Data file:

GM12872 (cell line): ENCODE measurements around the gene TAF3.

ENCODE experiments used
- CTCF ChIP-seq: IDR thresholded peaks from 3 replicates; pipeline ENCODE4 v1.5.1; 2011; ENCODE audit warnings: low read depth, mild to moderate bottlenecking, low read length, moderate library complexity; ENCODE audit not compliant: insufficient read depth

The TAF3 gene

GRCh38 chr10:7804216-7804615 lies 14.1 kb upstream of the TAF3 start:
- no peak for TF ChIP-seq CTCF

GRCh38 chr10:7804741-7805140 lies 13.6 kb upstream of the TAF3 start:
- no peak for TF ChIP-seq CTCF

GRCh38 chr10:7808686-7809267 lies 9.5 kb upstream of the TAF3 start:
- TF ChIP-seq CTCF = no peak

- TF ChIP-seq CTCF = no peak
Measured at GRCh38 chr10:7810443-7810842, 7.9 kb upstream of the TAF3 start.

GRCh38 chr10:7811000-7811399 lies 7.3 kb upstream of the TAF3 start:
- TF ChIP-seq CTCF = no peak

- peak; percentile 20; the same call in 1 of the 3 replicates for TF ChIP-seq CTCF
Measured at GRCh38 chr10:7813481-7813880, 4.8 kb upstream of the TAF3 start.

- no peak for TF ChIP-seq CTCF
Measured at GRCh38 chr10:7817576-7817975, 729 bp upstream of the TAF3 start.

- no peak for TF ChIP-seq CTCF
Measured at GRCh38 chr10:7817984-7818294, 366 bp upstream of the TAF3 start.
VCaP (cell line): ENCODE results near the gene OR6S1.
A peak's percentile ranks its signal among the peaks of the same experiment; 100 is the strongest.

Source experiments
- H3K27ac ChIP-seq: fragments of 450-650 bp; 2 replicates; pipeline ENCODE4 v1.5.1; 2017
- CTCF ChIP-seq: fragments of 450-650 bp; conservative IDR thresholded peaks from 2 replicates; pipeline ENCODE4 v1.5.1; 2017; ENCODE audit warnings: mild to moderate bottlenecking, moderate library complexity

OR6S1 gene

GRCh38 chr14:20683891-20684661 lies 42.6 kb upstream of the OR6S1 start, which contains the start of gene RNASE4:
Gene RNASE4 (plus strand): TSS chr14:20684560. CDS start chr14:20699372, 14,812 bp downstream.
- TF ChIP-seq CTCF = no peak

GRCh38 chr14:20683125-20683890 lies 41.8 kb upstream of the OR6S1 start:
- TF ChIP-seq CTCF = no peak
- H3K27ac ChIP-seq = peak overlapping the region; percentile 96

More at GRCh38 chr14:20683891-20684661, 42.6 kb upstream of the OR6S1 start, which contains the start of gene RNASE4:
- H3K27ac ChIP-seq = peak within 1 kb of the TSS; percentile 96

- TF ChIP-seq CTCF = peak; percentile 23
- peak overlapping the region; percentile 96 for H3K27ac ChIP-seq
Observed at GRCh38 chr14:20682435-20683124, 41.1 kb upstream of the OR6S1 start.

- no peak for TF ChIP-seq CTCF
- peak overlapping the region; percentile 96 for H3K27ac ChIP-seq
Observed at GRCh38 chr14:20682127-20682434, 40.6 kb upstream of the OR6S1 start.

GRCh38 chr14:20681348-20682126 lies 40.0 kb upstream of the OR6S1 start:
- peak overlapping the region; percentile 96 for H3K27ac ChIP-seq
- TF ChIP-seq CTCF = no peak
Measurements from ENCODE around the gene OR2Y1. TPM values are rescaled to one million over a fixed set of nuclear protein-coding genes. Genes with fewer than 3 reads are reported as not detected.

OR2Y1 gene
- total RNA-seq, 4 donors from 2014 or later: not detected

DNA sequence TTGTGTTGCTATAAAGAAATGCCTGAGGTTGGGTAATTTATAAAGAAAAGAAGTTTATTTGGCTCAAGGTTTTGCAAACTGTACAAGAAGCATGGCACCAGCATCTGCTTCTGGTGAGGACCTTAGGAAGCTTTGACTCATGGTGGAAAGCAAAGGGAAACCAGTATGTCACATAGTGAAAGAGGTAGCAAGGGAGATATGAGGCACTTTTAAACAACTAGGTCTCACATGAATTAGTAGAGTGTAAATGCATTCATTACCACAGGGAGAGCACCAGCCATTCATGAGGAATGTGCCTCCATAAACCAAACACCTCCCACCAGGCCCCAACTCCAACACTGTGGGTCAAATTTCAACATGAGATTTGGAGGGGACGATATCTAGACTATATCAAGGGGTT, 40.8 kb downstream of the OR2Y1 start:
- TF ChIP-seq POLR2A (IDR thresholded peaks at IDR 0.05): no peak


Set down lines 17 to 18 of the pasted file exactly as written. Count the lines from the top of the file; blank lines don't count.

- no peak for TF ChIP-seq CTCF
Measured at GRCh38 chr10:7817576-7817975, 729 bp upstream of the TAF3 start.